1. We can tell a lot from source A an account written by Emily Davison about her attempts to kill herself, while she was an inmate in Holloway prison. Miss Davison gives us her own personal account of her attempt to kill herself and gives a blow by blow detail of how she tries to do it. This account is bound to be a very accurate source as she wrote it shortly after the incidents occurred. She writes exactly what she did what she felt and also what she saw. Davison says “As soon as I got onto the corridor, I climbed the railing and threw myself out onto the wire netting”.
This quote clearly shows that she was more than willing to kill herself with no hesitation whatsoever, she was willing to die for the suffragette movement. The extract shows clearly that she was very determined to kill herself as shown by the fact that when she fails the first time that she kept looking for other ways to inflict damage on herself. When she failed one attempt she would wait for the guards to relax their watch and then she would try to kill herself again when this attempt failed after she was caught by the netting she decided to try to hurl herself from the netting onto the stairs.
I feel that she was very determined to die and perhaps become the first martyr for the radical suffragettes. She puts tremendous effort into trying to end her own life. “I threw myself forward with all my might”, This quote from the source clearly shows that even when she must have been hurt from the fall onto the netting she looked for another way to die and when she did she putt all her effort into trying to make it a successful attempt.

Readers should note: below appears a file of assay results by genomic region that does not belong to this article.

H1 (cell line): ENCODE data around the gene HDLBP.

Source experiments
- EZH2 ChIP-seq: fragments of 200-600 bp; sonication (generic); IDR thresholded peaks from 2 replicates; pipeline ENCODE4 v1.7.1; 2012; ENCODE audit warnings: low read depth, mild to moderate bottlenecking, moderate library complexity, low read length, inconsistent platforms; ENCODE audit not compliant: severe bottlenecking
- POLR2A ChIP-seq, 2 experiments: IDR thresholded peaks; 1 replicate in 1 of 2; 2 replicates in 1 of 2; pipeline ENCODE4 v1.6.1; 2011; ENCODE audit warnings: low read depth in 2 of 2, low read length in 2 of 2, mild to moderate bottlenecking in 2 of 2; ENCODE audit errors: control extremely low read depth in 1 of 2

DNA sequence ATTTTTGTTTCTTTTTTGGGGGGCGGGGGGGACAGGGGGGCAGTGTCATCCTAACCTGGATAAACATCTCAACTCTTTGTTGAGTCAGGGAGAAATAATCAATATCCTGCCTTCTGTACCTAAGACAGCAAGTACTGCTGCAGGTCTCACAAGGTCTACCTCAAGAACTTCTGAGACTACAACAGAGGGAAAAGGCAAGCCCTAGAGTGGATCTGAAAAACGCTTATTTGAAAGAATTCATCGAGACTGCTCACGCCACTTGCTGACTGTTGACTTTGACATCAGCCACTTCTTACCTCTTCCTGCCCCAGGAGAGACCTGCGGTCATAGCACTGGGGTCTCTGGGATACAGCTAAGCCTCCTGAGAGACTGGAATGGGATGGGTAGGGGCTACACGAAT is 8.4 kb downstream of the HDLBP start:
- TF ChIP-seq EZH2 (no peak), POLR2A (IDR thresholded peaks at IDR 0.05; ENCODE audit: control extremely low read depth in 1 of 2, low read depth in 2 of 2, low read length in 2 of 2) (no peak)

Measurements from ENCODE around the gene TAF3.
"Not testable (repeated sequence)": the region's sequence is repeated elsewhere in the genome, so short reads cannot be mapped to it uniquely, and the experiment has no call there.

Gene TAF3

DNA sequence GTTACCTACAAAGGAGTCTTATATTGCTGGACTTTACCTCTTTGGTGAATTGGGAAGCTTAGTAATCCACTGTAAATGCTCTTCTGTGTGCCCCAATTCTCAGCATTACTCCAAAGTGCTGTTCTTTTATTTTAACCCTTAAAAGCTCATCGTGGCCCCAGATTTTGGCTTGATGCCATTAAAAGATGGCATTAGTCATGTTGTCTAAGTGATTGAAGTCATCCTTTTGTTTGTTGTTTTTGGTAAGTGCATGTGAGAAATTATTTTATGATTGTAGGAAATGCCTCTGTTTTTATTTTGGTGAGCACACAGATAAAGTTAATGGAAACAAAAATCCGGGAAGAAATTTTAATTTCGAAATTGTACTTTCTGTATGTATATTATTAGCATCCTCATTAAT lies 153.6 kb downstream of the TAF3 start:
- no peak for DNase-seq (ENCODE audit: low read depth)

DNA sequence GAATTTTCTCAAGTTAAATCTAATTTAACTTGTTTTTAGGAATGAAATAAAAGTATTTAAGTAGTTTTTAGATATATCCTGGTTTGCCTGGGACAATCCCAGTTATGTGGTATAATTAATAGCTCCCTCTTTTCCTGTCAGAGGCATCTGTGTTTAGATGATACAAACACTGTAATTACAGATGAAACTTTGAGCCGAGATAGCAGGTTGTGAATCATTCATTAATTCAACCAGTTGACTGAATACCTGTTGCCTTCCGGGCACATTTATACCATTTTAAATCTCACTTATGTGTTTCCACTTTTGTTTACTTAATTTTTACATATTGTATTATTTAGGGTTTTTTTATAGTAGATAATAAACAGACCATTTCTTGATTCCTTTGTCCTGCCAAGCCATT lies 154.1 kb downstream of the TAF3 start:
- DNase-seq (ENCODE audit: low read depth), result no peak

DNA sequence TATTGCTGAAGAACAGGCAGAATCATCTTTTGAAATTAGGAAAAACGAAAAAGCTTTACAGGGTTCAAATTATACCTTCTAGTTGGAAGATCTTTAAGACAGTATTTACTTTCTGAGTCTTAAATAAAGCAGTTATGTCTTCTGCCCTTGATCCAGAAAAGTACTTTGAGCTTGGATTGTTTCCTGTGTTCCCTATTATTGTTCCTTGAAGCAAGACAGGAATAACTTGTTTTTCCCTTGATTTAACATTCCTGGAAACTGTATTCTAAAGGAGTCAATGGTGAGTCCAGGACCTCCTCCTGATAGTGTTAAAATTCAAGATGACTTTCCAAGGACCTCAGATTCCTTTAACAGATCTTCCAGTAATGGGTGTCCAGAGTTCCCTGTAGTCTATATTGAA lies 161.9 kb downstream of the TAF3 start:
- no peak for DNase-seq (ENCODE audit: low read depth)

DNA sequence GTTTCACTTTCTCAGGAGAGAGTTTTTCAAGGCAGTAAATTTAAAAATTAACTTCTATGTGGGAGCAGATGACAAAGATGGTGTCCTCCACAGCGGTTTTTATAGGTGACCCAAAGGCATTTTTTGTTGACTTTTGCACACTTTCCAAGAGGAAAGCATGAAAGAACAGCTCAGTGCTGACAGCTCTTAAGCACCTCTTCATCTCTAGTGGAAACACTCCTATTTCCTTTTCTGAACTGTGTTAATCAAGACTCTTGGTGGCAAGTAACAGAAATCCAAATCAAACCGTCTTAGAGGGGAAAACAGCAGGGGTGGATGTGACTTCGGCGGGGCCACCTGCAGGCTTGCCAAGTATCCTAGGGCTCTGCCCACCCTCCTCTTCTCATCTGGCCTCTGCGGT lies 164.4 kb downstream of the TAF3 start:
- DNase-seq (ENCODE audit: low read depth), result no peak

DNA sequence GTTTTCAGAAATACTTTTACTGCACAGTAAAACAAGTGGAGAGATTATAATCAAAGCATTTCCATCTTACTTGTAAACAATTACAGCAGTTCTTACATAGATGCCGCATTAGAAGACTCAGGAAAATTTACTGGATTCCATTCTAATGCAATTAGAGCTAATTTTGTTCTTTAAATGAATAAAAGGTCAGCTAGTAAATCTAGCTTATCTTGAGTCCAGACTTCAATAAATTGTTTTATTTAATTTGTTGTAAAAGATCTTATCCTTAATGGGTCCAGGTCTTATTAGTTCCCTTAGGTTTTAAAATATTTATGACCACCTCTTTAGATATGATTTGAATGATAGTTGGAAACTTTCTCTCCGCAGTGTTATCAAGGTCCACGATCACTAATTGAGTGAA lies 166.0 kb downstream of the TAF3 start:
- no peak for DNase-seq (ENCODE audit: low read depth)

As I have shown from this source we learn a lot about Emily Davison’s attempts to kill herself. We learn that she was very determined to die for the suffragette cause and become a martyr for women and their long fight. She was single minded and did not care how her suicide might effect others around her. Once she had decided to kill herself she was always looking for ways to do it even if the attempt failed she would be very badly hurt. She felt pain yet did not give up and tried again to kill herself only resulting in more serious injury
2. Both sources show us Derby Day and the vast crowds that lined the race track. Both sources show us how easy it would be to slip under the rails and onto the track. Both show us how the race continued after the incident. Source B gives us a close up view just after the incident, we see the horse as it rolls over Davison and we see the jockey also on the ground. Source B also shows how on that far side of the track Davison could have stayed hidden from view in the large crowd, unnoticed as she slipped under the rail and onto the track. Source B gives an indication there was a bend in the track, many in the crowd could not see her and still have there heads turned following the race.